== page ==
We have released 23rd Jul’17: Manappuram Finance Ltd (NSE Code – MANAPPURAM) – Alpha/Alpha Plus stock for Jul’17. For details and other updates, please log into the website at the following link – http://katalystwealth.com/index.php/my-account/
Detailed pdf report on the company can be accessed at the following link – Manappuram Finance (NSE Code – MANAPPURAM) – Jul17 Katalyst Wealth Alpha Report
Date: 23rd Jul’17
CMP – 104.80 (BSE); 104.85 (NSE)
Rating – Positive – 4% weightage; this is not an investment advice (refer rating interpretation), the rating is only for indicative purpose and please take your own decision regarding the same.
Manappuram Finance was incorporated in 1992 and is now the second largest gold loan NBFC in India. The company is promoted by Mr VP Nandakumar, MD & CEO, whose family has been involved in the gold loans business since 1949.
Till FY 14 the company was only focussed on gold loan business, however considering the challenges faced by the business during FY 12-FY14, the management decided to diversify into other lending products like Microfinance, housing finance, commercial vehicles finance, etc and from 0% in FY 14, the new products now account for more than 18% of the company’s AUM.
As far as gold loan business is concerned, post FY 14 the company has recalibrated the same in order to de-link it from fluctuations in gold prices by introducing lower tenure products and lower LTV (loan-to-value) for higher tenure products. In 2015 the company introduced online gold loan and became the first company in the industry to do so.
In the new businesses, the company has been growing at an exponential pace (low base effect); though demonetization did impact the microfinance business during the last two quarters of FY 17. However, we believe Manappuram is best placed to capitalize on the vast opportunities in microfinance business as it is not solely dependent on the same against other microfinance specific companies some of which might be finding it difficult to survive after the onslaught of de-monetization.
We believe with stable growth of more than 13-15% in gold loan business and strong growth in other verticals, company can sustain 18-20% growth momentum for the next few years. Further, its cost of borrowing has been coming down and there’s scope for expansion in net interest margins. Barring any unforeseen circumstances, we believe 18-20% growth should be sustainable.
Lastly, we find the valuations reasonable with Price to book value ratio of 2.60, trailing twelve months PE of 11.67 and dividend yield of around 2%.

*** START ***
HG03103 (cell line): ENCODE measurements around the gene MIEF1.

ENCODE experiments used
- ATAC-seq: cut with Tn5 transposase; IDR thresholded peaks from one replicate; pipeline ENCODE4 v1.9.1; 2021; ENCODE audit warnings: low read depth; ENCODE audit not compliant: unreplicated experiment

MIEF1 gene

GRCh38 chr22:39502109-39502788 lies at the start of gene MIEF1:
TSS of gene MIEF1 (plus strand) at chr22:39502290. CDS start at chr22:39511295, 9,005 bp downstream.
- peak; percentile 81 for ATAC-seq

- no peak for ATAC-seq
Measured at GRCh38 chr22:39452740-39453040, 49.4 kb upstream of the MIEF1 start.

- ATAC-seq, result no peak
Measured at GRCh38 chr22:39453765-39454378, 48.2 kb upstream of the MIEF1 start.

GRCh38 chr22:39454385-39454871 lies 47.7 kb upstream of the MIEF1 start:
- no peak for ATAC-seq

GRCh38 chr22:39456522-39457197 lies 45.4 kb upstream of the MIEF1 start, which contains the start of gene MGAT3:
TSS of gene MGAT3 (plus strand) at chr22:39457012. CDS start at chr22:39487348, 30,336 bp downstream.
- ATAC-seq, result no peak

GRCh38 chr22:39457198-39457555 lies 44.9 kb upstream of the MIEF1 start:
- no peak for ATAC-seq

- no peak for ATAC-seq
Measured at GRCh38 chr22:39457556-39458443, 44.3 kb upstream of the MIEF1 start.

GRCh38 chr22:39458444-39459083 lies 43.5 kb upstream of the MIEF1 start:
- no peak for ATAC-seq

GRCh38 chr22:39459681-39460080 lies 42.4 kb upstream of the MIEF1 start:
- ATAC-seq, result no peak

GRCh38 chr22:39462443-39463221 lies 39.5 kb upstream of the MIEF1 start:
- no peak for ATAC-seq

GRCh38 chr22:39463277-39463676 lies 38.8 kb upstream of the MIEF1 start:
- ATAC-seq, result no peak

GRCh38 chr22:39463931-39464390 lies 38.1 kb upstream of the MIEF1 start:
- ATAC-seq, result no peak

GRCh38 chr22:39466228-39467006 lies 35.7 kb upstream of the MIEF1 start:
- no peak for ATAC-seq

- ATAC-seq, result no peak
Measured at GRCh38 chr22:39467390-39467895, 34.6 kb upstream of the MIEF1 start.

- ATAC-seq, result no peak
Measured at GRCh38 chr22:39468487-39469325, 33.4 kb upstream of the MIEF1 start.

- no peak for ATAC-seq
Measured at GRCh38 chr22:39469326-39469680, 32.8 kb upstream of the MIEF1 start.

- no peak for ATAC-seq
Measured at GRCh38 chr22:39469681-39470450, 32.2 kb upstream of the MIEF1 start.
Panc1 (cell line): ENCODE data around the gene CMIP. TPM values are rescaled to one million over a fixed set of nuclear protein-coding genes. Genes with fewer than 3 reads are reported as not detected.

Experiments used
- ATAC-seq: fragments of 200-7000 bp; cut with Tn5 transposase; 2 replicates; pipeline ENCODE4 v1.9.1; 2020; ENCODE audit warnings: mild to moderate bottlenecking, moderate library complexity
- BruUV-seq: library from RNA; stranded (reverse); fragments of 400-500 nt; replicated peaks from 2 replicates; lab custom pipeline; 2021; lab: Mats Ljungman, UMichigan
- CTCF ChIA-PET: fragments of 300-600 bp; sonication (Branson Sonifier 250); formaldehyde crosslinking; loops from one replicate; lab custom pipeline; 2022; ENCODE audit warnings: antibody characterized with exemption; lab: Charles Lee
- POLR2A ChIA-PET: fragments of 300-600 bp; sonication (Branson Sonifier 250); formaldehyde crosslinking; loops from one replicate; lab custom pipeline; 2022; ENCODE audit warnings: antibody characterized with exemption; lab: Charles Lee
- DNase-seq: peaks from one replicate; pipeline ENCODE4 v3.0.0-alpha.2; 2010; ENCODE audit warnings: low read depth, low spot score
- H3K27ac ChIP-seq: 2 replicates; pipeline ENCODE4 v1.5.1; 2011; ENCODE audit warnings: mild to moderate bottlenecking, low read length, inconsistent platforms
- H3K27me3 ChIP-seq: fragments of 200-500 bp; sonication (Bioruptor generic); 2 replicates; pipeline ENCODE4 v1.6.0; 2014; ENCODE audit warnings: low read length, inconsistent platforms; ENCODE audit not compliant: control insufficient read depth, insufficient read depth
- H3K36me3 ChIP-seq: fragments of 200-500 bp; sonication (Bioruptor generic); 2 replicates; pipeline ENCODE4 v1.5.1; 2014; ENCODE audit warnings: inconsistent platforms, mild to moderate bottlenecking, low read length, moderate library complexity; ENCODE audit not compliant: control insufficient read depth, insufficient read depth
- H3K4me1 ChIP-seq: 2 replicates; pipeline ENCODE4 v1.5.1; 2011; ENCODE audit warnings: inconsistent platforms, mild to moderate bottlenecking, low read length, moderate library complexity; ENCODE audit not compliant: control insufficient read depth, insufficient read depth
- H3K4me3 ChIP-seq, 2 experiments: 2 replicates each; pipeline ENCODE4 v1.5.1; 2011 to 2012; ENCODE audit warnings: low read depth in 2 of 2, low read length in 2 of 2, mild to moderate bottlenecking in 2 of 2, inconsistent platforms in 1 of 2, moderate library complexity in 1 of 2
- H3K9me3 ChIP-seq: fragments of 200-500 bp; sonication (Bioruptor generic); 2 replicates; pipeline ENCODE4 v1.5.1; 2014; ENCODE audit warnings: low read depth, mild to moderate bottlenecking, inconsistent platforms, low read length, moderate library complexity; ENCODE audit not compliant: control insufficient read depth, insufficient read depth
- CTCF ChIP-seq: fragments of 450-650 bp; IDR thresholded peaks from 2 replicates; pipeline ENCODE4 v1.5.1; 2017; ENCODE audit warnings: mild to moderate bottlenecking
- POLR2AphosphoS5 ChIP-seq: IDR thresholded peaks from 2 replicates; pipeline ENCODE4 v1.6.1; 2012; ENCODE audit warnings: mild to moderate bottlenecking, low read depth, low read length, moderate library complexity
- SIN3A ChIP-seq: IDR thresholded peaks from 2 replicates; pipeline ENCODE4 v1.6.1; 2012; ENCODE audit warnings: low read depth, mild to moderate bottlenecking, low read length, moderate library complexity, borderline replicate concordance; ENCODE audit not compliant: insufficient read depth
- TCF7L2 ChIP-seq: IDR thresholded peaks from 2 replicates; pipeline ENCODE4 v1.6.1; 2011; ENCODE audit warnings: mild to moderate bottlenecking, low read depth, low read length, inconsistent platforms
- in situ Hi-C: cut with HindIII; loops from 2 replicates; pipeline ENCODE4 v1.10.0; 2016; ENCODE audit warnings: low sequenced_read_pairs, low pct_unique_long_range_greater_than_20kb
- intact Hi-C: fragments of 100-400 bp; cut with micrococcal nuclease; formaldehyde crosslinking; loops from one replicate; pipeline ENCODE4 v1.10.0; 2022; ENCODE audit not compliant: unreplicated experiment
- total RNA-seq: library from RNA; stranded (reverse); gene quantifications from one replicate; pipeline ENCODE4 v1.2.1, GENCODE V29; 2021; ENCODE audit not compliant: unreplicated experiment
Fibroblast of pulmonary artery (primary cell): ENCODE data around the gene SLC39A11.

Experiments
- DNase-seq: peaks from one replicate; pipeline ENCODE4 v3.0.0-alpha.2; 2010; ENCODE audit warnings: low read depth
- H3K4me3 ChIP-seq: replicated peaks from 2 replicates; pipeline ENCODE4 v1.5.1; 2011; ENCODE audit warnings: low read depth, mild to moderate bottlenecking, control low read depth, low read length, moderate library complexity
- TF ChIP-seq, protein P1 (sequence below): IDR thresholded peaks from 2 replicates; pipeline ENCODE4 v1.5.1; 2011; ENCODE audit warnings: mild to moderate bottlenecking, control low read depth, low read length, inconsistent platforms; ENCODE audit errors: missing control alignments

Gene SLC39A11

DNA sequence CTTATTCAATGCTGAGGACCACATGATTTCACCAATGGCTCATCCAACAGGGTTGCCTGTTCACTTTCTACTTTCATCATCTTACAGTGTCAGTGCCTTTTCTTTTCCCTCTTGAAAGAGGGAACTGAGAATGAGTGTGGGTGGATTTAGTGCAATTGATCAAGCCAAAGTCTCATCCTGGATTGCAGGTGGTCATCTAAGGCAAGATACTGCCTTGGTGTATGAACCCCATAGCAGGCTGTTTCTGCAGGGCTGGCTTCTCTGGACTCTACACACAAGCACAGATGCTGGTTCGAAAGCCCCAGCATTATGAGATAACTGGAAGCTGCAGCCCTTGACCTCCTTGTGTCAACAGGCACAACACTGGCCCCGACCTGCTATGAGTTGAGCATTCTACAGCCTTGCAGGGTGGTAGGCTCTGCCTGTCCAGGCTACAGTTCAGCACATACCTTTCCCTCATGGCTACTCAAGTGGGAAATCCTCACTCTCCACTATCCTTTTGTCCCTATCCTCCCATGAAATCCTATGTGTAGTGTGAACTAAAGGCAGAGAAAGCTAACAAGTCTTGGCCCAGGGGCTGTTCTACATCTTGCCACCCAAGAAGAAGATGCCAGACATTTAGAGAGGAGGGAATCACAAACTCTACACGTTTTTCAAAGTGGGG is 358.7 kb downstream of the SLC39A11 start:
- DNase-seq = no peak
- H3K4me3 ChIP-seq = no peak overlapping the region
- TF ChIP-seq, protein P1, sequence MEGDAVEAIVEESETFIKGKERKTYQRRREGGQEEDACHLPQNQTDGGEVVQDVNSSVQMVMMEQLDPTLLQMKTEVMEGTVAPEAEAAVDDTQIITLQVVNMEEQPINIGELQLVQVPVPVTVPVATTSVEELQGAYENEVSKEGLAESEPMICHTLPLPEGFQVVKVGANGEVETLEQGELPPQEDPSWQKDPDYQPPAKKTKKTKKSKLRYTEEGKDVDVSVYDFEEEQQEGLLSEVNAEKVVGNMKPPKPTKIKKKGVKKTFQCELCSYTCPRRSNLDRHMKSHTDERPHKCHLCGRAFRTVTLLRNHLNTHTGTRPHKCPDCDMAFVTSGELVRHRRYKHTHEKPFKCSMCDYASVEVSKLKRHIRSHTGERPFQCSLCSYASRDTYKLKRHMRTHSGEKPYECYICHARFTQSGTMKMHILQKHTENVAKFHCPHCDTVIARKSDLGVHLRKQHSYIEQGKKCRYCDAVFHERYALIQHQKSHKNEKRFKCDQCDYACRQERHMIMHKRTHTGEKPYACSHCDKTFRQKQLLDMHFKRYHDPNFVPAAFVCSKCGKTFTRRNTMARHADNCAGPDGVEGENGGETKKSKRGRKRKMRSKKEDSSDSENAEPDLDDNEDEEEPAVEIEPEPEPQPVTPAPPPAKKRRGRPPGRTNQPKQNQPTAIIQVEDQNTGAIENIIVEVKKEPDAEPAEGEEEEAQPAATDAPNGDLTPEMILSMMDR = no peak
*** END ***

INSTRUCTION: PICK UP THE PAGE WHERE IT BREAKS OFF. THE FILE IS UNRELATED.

Manappuram’s AUM stood at Rs 13,657 crore as on 31st Mar’17. It has a pan-India presence, with 4,152 branches through which the company serves 33 lakh customers.
Since several years company has been involved in gold loan business and is now the second largest company in the gold loan business. Since FY 14 the company has diversified into other lending products and now offers a bouquet of gold loans, microfinance, housing finance, commercial vehicles finance, etc.
Gold loan business – During FY 12-15, Gold Loans market experienced a significant slowdown, with a marginal annual growth of 4% during the period. During this period, market was hit by series of adverse events which include stricter RBI regulations, funding constraints, exit of several new entrants from the market and a decline in gold prices.
During FY 12-14, Specialised Gold Loan NBFCs lost significant market share to public sector banks and the unorganised sector. The market share of Specialised Gold NBFCs came down to 31% in FY13 from a high of 36.5% in FY12 and further declined to 28.6% in FY14. The phase marked a turbulent period for Specialised Gold Loans NBFCs as they struggled to come to terms with the changed regulatory environment. The NBFCs focussed and spent their resources in consolidating their operations, diversifying their risks, improving productivity from their existing branch network and managing/retaining their employees. As a result, they could regain some of their lost ground in FY15 and FY16 with a market share of 30% and 31% respectively. Gold Loan NBFCs are now poised for a healthy growth as they enter into a stable regulatory regime.